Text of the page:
Contracted production for California processing tomatoes is forecast at 12.3 million tons, averaging 45.90 tons per acre. After a record processing tomato crop in 2009, forecast production is 7.6 percent lower for the 2010 crop.
Above average rainfall during the winter improved water allocations in growing areas. In the spring, wet weather and cool temperatures continued, causing delays in field preparation and planting schedules.
There were occurrences of bacterial speck in early-planted fields. The combination of disease and cool temperatures slowed plant growth. As a result, harvest started about 10 to 14 days behind schedule in mid-July.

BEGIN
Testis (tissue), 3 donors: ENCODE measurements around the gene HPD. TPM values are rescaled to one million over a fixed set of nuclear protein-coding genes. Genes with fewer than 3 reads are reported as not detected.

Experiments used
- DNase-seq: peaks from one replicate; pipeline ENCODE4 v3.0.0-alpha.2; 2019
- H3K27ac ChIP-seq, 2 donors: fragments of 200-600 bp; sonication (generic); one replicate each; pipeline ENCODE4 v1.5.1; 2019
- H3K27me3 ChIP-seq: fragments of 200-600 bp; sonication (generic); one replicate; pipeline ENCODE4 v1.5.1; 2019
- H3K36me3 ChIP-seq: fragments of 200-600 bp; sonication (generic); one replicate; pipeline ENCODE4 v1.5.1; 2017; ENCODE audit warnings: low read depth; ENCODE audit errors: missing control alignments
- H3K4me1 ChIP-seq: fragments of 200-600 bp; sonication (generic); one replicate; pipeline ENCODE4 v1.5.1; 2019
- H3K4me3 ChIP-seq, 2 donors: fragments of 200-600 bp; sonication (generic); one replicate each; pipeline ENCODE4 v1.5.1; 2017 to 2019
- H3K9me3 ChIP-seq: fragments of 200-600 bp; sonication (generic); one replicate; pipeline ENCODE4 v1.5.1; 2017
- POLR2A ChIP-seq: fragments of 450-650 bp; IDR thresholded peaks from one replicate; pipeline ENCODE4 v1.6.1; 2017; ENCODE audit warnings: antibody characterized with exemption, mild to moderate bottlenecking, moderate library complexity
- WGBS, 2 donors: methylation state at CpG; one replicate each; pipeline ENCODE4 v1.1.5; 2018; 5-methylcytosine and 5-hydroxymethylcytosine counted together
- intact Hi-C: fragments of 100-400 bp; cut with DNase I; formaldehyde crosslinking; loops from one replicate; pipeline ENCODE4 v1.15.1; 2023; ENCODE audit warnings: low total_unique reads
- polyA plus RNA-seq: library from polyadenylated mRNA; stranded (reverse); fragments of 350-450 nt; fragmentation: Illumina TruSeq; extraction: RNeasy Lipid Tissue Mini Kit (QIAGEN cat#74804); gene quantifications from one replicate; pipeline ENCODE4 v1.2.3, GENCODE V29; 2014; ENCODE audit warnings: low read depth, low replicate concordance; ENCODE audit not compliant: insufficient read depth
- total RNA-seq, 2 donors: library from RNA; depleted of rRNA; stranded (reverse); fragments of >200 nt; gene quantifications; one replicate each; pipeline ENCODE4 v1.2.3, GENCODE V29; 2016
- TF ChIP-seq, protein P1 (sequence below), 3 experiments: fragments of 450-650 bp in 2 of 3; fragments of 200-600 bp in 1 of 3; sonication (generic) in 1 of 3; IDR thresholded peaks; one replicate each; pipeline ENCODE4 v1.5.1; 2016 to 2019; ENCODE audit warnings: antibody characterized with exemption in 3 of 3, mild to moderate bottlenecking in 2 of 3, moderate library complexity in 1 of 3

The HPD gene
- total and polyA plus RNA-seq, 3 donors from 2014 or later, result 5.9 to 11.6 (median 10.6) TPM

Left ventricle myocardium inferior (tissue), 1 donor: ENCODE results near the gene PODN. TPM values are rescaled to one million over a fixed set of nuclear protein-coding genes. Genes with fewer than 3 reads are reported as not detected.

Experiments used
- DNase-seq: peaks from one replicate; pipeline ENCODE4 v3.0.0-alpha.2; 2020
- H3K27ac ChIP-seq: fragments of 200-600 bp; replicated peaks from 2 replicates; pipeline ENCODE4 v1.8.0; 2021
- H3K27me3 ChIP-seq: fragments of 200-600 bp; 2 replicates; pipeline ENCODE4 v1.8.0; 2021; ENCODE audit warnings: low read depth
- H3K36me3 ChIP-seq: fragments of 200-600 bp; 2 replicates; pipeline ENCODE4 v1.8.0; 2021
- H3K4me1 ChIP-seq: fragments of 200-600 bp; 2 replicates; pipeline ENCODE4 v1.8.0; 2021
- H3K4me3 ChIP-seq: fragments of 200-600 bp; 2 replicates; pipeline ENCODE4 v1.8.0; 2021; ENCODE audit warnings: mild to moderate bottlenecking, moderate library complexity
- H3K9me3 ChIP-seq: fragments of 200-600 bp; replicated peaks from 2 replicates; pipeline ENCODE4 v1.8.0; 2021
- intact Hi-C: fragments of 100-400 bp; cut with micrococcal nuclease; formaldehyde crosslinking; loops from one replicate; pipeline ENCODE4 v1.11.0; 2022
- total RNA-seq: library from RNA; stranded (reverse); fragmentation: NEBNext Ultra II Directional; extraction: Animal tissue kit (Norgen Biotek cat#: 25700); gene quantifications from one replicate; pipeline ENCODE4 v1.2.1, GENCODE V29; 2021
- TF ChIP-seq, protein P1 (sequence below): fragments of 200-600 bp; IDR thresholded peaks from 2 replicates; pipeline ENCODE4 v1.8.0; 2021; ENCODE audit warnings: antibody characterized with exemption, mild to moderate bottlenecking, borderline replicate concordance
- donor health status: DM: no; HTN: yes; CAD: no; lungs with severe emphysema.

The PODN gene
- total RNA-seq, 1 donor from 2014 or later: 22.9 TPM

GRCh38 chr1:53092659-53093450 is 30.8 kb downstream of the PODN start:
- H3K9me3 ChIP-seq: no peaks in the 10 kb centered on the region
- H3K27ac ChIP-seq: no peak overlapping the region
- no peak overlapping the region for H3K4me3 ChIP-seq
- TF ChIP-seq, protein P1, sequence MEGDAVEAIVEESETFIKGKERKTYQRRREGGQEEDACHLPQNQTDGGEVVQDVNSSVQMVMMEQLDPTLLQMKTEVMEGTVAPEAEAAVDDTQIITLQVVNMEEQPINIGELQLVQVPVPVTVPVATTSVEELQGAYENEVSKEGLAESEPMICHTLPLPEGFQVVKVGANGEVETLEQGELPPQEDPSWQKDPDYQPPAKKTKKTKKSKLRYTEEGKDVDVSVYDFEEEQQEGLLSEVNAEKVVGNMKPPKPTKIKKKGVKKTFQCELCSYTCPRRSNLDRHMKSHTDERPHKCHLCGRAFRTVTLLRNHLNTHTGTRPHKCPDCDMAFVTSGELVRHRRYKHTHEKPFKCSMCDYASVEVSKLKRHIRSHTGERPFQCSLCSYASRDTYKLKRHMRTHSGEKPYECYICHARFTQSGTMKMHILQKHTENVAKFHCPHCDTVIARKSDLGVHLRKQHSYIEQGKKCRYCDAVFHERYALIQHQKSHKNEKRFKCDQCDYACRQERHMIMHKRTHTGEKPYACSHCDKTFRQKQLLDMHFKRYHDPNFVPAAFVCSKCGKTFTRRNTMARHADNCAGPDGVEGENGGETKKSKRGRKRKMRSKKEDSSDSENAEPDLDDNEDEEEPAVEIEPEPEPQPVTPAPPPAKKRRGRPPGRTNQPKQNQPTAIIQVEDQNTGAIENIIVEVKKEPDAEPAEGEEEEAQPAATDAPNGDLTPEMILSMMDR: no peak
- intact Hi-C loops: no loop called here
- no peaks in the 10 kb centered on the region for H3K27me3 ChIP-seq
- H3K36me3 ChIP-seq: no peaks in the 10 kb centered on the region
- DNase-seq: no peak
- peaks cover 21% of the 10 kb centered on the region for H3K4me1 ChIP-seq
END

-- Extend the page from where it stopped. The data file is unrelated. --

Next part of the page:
By August, harvest was well underway. The industry is paying close attention to the maturity of the crop — if too much is ready at the same time, it could cause delays at processing plants and gaps in production.